These beautiful blossoms photographed near the water’s edge on Lake Houston belong to the water hyacinth, one of the most productive plants on earth and is considered the world’s worst aquatic plant. By forming a dense floating mat on the water surface, they interfere with navigation, recreation, irrigation, and power generation impeding water flow, creating good breeding conditions for mosquitoes.. These thick mats create low oxygen conditions beneath the water surface excluding native submersed and floating-leaved plants.  Water hyacinths can become a severe environmental and economic problem for gulf coast states and in many other areas of the world with a sub-tropical or tropical climate, rapidly spreading throughout inland and coastal freshwater bays, lakes, and marshes. 

kenne

Wildflowers In East End Park, Kingwood, Texas   2 comments

Wildflowers In East End Park, Kingwood, Texas (May 4, 2015) — Images by kenne

Spring

in east Texas,

home to a

dense forest

of piney woods,

cypress trees

and swamps —

the livable forest..

— kenne

Amazing What A Difference A Tail Makes — In The Eyes Of The Beholder   8 comments

East End Park-8456 blogImage by kenne

Rodents and their tails

some short, some long, some bushy,

some cute, some ugly.

— kenne

Capturing The Moment — Trash-Tossers Beer Of Choice   2 comments

East Park-8463 blog

East End Park, Kingwood, Texas — Images by kenne (Click on any of the tiled photos for larger view and slideshow.)

Hikers and naturalists in general often carry a small plastic bag when outdoors to pick up trash left behind by people who routinely show a disrespect for nature. Whether on the trail or along roads in our National Parks, one will frequently see trash, especially beer cans, and from my experience the beer of choice for “trash-tossers” is Bud Light. Yes, I’m aware that Bud Light is the number one selling beer in America, which doesn’t say much for the beer-taste of Americans, whether we toss our cans or not. From my outdoor experience, trash-tossers beer of choice is America’s number one selling beer — coincidence, maybe.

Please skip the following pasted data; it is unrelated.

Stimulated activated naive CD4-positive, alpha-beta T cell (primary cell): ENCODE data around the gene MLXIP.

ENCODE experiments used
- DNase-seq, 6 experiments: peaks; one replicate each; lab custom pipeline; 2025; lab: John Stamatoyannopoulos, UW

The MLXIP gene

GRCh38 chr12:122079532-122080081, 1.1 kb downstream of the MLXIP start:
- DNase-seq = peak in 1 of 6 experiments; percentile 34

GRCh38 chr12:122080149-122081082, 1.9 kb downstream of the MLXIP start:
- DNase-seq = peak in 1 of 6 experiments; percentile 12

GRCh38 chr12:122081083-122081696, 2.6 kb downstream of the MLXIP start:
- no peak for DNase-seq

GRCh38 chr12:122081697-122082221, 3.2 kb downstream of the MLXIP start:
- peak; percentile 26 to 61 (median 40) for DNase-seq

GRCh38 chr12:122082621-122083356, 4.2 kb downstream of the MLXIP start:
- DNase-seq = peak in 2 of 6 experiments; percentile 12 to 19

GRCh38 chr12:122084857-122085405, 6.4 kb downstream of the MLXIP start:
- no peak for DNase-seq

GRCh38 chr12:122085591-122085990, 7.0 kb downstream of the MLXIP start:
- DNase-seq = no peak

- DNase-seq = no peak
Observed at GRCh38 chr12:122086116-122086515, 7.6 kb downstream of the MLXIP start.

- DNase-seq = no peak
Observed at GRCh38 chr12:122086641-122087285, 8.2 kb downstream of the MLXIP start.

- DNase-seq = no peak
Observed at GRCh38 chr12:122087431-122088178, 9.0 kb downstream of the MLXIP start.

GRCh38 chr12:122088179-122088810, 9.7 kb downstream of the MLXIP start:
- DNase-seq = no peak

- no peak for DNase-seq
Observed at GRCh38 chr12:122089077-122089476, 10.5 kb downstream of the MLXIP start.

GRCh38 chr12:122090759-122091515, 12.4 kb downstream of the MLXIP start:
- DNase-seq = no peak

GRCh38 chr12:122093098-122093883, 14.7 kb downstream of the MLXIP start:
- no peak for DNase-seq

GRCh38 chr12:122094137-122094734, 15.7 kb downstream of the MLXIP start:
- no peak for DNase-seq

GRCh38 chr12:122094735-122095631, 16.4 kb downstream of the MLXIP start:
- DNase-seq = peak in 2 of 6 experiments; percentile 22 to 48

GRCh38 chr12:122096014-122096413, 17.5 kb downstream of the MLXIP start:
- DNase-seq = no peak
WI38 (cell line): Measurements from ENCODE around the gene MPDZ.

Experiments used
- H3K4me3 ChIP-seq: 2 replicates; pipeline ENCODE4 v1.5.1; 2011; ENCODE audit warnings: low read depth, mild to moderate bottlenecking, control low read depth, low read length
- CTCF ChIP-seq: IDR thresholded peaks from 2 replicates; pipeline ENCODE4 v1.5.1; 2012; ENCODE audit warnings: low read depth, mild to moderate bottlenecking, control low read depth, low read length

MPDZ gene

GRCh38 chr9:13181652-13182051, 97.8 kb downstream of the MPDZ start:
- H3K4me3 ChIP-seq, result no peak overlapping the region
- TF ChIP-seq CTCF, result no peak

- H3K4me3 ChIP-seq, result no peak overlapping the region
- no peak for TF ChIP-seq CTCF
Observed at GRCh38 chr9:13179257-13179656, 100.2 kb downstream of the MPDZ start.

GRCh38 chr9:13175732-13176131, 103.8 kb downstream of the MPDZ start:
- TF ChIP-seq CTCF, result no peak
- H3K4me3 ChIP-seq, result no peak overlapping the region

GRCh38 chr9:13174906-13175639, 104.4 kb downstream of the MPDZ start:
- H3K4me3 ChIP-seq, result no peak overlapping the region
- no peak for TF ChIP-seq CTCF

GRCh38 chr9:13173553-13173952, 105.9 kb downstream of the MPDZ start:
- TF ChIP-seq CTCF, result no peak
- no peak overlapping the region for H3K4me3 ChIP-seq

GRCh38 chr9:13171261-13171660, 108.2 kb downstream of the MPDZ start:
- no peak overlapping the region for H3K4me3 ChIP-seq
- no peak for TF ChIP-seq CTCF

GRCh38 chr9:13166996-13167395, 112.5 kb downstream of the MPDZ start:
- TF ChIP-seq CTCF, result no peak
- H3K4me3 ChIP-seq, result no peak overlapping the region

Recently while visiting family in Kingwood, Texas, I took the time to walk the trails in East End Park, located along the shores of Lake Houston. These photos make my case! Since Bud Light commercials are directed at men, well, you can make you own conclusions as to the gender of trash-tossers. 

kenne

 — from urban dictionary:

Bud Light

Pure piss in a bottle. Popular at high school parties simply
because its cheap and available in bulk.
However, there is actually a good side to this alcohol-injected urine.
They make some of the funniest damn commercials around.

John: *Grabs last bud light* 
Sarah: Hey John, wanna get me a bud light? 
John: Um….sure, one sec. *Chugs Bud light* 
John: *Pisses in bottle* 
Sarah: Thanks! Mmmmm…Crisp!

CONCLUSION:

I you like piss in a can

and enjoy trashing nature,

you drink Bud Light.

Walking The East End Park Nature Trail   Leave a comment

While in the Houston area, we had an opportunity to walk the East End Park trails in Kingwood, Texas. — Images by kenne (Click on any of the thumbnails for a full view.)

Posted September 6, 2012 by kenneturner in Family, Information, Life, Nature, Photography